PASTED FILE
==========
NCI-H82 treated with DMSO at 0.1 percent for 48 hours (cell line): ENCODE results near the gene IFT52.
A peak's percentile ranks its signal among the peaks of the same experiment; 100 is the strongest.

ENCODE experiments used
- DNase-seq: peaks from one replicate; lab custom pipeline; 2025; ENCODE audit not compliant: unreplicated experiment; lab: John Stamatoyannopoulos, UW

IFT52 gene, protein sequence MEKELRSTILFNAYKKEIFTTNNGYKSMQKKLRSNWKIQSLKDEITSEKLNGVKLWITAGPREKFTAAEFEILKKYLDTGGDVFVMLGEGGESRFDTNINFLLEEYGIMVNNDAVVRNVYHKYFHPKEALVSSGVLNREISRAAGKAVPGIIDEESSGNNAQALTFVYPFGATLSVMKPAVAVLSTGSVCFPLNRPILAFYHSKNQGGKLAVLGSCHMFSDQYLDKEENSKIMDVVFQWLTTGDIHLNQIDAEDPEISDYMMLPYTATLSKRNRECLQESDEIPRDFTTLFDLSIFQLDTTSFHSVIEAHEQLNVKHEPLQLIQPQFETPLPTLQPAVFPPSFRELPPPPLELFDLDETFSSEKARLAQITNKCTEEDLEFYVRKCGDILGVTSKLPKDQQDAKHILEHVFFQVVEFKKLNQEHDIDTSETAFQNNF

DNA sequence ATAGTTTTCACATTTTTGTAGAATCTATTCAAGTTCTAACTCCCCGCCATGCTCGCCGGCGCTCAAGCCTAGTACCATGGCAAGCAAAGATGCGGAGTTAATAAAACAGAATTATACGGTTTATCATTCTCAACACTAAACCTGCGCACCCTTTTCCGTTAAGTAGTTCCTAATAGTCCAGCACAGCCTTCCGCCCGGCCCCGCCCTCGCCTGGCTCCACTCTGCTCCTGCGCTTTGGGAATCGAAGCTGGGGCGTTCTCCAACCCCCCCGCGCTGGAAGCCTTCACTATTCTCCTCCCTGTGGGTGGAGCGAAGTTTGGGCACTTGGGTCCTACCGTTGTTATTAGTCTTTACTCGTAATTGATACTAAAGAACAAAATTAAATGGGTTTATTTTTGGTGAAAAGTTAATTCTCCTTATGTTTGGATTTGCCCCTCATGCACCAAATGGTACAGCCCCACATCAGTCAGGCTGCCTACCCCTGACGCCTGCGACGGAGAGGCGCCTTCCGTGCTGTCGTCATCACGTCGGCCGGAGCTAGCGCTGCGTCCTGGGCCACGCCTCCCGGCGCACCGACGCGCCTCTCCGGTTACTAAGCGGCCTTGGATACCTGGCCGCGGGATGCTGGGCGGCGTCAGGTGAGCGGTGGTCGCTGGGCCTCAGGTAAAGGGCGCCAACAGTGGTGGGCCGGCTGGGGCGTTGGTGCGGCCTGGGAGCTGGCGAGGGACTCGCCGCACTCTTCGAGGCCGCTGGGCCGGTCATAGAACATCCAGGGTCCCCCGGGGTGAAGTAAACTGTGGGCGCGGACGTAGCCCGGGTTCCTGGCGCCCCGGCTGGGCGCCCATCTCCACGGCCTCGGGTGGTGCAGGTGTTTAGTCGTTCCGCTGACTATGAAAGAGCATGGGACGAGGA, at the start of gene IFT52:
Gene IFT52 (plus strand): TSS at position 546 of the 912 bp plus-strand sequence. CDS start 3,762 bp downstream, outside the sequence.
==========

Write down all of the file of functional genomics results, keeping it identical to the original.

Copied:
NCI-H82 treated with DMSO at 0.1 percent for 48 hours (cell line): ENCODE results near the gene IFT52.
A peak's percentile ranks its signal among the peaks of the same experiment; 100 is the strongest.

ENCODE experiments used
- DNase-seq: peaks from one replicate; lab custom pipeline; 2025; ENCODE audit not compliant: unreplicated experiment; lab: John Stamatoyannopoulos, UW

IFT52 gene, protein sequence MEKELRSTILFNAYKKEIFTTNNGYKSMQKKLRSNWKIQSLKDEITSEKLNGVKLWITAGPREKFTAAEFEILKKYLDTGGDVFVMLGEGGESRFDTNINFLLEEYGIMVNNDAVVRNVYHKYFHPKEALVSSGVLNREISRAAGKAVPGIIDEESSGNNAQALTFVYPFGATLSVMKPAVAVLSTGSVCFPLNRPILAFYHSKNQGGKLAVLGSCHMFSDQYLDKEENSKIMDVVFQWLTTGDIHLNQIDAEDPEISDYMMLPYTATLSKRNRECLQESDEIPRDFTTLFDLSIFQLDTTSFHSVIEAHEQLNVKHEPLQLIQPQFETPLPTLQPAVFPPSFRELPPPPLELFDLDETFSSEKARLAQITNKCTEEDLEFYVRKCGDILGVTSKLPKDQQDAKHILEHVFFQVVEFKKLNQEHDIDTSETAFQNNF

DNA sequence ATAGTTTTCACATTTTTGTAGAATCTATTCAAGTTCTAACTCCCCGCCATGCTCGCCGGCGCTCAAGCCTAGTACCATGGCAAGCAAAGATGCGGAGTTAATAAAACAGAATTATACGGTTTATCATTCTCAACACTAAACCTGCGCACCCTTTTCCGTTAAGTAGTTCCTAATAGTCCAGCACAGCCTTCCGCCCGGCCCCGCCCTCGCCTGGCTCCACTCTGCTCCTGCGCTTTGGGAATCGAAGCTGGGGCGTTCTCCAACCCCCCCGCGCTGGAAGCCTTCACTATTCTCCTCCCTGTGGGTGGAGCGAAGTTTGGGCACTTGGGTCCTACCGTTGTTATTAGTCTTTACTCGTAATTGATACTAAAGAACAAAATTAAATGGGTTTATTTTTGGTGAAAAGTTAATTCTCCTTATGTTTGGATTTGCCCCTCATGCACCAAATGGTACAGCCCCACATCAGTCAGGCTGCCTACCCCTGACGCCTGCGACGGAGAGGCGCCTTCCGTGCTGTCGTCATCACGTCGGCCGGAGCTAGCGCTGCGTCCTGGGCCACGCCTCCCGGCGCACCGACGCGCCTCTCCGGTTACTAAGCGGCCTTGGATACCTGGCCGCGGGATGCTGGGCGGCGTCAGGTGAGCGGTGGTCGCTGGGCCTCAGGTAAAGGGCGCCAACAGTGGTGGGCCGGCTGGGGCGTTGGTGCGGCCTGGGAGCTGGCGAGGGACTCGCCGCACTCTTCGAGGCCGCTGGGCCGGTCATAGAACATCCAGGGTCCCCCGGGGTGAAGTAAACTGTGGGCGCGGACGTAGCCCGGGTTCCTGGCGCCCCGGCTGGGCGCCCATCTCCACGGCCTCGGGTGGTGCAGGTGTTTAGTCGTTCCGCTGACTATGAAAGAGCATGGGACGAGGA, at the start of gene IFT52:
Gene IFT52 (plus strand): TSS at position 546 of the 912 bp plus-strand sequence. CDS start 3,762 bp downstream, outside the sequence.